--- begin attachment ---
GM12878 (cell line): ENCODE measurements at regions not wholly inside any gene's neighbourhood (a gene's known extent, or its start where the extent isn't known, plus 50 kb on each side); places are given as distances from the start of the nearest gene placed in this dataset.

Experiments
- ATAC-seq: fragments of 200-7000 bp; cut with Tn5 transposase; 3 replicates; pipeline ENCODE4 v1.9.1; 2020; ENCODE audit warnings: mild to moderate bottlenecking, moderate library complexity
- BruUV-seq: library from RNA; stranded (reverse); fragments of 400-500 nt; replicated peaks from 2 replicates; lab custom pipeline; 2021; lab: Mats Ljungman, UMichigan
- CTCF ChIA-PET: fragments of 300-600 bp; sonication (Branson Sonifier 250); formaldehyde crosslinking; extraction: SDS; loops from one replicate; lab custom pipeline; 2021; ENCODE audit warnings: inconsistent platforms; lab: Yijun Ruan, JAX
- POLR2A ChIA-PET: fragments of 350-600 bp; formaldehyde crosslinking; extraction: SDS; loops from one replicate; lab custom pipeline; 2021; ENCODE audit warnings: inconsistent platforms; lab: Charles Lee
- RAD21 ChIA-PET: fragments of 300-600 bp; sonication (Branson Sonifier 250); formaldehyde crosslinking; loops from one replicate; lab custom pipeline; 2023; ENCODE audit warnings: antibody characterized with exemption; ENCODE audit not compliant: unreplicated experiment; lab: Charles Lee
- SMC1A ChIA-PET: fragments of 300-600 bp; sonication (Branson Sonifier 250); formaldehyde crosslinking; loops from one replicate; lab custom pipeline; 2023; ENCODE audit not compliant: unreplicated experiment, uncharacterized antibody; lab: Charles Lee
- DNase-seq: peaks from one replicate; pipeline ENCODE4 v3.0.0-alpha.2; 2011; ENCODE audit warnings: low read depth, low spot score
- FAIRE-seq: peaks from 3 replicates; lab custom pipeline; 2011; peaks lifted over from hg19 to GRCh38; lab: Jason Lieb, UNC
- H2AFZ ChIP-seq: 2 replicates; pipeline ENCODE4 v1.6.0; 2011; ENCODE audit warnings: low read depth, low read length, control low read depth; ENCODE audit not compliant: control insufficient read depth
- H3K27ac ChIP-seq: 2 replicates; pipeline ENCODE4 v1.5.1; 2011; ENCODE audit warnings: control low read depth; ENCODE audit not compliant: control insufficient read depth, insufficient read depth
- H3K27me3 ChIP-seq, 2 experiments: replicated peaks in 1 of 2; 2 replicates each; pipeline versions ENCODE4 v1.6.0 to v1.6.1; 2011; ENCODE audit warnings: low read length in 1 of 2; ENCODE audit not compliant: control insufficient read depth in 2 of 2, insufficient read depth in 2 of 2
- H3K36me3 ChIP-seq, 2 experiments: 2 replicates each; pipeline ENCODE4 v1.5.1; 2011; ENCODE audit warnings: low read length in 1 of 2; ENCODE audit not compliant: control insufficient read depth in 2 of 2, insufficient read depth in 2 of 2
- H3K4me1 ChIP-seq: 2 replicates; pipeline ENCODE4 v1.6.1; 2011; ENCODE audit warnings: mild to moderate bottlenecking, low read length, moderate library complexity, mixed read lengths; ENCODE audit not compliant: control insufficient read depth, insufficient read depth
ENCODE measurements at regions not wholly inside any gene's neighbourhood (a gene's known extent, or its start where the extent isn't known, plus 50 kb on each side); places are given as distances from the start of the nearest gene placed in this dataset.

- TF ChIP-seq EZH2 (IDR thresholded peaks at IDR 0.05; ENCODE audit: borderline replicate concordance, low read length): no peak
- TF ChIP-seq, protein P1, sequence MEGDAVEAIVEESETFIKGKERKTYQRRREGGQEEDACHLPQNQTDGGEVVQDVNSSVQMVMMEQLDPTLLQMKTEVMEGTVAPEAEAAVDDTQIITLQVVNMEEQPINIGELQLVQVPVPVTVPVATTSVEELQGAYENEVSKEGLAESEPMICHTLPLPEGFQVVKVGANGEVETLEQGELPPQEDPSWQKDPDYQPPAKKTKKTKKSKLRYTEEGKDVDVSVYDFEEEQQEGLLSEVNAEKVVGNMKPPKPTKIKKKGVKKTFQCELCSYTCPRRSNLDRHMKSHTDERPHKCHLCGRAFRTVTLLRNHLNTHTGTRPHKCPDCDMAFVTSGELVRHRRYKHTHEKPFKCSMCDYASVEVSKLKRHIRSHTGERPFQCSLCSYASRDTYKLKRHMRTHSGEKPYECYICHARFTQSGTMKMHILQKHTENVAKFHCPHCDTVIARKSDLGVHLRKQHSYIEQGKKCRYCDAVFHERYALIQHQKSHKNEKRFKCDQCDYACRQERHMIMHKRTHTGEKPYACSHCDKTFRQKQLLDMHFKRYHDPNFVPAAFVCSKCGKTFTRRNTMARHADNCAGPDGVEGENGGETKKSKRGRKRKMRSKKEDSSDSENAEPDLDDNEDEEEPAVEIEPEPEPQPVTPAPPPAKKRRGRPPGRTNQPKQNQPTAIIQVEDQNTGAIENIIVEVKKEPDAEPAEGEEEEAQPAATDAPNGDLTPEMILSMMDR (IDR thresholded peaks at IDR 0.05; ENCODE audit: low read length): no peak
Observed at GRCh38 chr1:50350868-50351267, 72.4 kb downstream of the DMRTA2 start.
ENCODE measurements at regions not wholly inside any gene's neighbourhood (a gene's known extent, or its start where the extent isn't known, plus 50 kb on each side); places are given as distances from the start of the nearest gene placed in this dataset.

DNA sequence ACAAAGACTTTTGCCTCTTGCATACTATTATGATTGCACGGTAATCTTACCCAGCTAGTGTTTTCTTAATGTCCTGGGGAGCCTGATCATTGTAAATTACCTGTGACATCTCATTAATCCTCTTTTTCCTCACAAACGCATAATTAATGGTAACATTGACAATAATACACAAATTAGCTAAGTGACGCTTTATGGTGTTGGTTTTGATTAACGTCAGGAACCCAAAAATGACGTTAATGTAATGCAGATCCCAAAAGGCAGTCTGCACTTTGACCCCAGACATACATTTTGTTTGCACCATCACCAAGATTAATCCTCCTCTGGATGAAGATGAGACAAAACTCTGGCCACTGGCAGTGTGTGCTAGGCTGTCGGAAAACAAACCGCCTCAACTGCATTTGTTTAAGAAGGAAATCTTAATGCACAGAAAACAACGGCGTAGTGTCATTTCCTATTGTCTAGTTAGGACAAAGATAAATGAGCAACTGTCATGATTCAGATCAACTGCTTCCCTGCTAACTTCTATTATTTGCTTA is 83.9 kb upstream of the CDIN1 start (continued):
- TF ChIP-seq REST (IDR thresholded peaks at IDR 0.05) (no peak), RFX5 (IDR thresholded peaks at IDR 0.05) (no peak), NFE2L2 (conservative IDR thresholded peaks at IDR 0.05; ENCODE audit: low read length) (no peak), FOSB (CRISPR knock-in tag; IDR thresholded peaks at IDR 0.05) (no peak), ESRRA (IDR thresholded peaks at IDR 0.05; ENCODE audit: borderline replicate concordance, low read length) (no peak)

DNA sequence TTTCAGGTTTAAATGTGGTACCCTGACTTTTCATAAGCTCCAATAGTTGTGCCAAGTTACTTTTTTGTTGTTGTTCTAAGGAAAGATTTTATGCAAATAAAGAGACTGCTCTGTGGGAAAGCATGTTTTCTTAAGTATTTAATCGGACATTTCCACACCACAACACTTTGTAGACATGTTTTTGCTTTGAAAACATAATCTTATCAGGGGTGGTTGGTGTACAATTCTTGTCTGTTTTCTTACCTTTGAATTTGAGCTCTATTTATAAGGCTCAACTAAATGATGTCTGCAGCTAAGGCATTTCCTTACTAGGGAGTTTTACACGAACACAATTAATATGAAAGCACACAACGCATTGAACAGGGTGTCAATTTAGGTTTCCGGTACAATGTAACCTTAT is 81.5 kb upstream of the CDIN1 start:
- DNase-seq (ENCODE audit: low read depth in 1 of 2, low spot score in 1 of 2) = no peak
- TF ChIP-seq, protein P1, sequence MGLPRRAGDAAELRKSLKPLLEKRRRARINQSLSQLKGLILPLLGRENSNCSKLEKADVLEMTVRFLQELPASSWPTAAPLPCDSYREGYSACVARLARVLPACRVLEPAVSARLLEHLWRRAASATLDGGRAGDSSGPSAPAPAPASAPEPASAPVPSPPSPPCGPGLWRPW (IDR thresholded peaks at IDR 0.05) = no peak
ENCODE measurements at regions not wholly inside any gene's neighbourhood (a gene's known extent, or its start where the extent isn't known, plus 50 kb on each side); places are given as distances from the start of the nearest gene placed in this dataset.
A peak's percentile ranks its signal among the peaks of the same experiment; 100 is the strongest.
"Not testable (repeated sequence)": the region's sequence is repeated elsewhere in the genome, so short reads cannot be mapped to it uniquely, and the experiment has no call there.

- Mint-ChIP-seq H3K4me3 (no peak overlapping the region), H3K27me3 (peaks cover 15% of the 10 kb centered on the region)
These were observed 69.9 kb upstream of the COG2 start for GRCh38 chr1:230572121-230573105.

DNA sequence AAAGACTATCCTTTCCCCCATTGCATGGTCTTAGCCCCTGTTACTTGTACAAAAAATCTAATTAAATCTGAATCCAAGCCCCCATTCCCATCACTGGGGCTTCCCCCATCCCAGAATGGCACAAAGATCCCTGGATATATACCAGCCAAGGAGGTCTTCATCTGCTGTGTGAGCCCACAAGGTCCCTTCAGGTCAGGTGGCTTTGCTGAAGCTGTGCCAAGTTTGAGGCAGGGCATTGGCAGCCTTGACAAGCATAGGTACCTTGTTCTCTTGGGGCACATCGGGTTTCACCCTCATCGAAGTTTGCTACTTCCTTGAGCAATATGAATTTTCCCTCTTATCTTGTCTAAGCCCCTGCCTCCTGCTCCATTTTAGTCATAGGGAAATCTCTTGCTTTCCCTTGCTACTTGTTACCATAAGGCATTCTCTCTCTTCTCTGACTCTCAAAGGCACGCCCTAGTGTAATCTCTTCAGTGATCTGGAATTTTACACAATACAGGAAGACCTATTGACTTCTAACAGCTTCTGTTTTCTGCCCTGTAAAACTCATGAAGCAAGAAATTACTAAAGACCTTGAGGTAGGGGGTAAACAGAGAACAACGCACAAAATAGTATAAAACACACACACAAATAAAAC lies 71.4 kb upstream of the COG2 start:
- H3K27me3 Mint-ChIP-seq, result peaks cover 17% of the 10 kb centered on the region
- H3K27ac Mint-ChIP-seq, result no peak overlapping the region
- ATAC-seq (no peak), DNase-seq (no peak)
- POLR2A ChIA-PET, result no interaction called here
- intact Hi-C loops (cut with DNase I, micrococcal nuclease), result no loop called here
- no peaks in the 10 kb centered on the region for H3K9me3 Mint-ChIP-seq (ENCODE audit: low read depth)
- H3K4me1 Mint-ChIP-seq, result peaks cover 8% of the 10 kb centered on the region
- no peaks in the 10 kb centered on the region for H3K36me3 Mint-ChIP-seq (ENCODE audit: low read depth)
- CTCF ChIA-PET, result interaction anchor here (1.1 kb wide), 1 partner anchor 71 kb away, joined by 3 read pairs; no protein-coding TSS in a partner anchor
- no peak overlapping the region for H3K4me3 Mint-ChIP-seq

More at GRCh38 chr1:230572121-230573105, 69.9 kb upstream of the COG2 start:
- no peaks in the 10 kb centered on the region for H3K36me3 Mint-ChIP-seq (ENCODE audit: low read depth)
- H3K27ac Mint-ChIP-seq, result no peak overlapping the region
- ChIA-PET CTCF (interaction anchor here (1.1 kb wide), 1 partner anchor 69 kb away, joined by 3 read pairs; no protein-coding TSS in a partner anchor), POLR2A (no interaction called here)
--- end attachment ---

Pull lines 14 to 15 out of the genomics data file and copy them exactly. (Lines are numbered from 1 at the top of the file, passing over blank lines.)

- H3K36me3 ChIP-seq, 2 experiments: 2 replicates each; pipeline ENCODE4 v1.5.1; 2011; ENCODE audit warnings: low read length in 1 of 2; ENCODE audit not compliant: control insufficient read depth in 2 of 2, insufficient read depth in 2 of 2
- H3K4me1 ChIP-seq: 2 replicates; pipeline ENCODE4 v1.6.1; 2011; ENCODE audit warnings: mild to moderate bottlenecking, low read length, moderate library complexity, mixed read lengths; ENCODE audit not compliant: control insufficient read depth, insufficient read depth